Destroy All Monsters: It's Time To Get Over "The Truth"

Matt Brown, Columnist

This is not a political column, nor does it have any ambitions to become one; but I admit that it's been difficult (as a Toronto-local pop culture writer) to find anything in the sphere to talk about this week that hasn't been drowned out by the monstrous (and surprisingly pop cultural) noise coming from our City Hall. This week also falls in the gully between two of the fall's biggest Hollywood releases, Thor: The Dark World and The Hunger Games: Catching Fire. All is quiet at the box office. What am I going to write about, The Best Man Holiday?

Since this is not a political column, let us for the sake of argument declare that it's credibly demonstrable that Rob Ford frequently lies; but then, it's credibly demonstrable that global warming is happening, and look where that's gotten us. My point is only that as a person living amidst the day-to-day evidence that CNN's latest media personality fibs nine times out of ten, on camera, and without much question or challenge by his interlocutors, I can't help but spend my time thinking about the place of "truth" in the media marketplace - or its total lack, and replacement by something else.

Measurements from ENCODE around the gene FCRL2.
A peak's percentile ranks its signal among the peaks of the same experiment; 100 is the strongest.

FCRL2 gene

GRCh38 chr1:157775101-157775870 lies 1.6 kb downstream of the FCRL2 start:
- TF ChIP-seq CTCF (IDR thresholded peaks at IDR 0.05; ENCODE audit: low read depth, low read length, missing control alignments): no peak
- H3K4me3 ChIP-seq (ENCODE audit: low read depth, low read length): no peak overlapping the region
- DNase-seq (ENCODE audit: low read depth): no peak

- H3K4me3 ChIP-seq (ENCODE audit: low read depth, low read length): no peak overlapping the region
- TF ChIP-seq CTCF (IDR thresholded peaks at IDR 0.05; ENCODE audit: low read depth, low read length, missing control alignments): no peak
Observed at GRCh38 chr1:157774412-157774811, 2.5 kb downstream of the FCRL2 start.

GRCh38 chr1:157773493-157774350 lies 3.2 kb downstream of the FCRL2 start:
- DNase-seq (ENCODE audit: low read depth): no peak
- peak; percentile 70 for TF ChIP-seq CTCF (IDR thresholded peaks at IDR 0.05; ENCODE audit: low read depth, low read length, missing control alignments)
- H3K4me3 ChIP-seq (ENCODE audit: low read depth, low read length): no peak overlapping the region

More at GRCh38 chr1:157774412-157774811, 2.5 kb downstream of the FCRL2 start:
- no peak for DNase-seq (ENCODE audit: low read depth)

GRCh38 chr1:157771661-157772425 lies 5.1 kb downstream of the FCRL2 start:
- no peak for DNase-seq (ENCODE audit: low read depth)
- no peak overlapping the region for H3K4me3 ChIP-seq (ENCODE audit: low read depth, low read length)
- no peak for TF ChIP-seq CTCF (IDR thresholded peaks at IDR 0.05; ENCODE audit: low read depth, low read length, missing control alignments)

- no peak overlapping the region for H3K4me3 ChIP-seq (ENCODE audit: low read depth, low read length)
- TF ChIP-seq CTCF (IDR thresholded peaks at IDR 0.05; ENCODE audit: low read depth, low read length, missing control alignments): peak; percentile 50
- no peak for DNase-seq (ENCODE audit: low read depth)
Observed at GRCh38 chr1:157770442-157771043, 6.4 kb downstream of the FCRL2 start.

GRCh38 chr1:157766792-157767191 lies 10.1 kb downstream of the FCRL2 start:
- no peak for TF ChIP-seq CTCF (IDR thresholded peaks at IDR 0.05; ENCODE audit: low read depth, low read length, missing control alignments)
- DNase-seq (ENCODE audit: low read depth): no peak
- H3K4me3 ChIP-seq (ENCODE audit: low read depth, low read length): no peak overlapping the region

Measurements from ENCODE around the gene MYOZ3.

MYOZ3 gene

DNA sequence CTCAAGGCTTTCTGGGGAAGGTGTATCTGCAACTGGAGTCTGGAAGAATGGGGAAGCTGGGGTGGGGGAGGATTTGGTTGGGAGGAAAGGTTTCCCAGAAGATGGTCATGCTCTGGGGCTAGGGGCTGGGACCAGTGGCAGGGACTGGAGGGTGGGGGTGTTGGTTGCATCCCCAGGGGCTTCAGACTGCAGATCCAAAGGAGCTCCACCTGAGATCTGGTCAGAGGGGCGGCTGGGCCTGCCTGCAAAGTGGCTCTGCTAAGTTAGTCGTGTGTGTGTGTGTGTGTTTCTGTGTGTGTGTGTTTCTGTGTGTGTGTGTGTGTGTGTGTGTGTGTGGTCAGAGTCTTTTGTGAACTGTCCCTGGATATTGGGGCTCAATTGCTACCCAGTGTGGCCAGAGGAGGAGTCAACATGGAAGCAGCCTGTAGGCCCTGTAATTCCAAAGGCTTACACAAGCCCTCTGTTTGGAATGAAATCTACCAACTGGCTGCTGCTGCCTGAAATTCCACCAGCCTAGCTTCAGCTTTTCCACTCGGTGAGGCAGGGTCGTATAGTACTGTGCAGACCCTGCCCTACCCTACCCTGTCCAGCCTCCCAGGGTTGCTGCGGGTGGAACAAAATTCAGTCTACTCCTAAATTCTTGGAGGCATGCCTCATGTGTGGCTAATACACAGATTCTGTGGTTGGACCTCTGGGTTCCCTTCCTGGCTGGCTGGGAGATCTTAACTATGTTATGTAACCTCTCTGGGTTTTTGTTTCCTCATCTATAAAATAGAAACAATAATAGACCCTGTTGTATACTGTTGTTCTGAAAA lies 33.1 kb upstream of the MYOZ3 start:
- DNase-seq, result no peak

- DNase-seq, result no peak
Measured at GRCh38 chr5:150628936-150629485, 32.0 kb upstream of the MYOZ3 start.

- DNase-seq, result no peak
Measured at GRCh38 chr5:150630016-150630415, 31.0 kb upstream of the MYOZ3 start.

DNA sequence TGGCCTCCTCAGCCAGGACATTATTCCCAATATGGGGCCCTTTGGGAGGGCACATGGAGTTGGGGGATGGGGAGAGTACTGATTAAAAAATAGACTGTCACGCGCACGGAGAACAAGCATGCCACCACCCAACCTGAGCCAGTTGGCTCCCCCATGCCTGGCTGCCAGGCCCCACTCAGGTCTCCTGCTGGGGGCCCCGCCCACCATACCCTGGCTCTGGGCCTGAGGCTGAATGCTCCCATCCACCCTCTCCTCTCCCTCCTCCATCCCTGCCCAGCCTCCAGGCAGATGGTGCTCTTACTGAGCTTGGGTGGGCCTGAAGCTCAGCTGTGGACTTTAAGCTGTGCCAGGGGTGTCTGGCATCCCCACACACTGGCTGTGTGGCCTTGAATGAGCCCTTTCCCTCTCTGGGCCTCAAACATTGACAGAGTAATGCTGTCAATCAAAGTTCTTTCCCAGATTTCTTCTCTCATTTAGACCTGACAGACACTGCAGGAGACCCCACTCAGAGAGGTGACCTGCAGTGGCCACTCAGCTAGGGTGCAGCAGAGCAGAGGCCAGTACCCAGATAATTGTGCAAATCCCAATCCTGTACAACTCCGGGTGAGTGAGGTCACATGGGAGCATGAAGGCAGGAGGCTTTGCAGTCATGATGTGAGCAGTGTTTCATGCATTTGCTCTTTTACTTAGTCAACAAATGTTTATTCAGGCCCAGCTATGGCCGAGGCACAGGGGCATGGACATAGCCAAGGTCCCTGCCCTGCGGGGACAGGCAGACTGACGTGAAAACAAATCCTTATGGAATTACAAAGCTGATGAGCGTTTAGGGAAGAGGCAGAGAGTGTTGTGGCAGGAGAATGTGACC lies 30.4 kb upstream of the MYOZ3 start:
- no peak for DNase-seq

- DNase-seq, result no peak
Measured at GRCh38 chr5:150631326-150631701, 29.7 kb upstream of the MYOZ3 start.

Which, for reasons best left to the sorts of snacks I eat before bedtime, somehow leads my brain to think about the Snowpiercer controversy. As regular Twitch readers know, Bong Joon-Ho's latest is a science fiction thriller that earned raves overseas in its original, director's-cut version; and will be arriving Stateside in a version which may have been heavily edited by the industrial guru of such things, Harvey Weinstein.

Some clarifications on these points are made in James' excellent interview with Bong, which you can read here on Twitch. Among them, the simple statement, by Bong, that the conversation on the Snowpiercer edits is ongoing, and that the "original," Asian version of the film tested better in an American market than the edited, "Weinstein" version.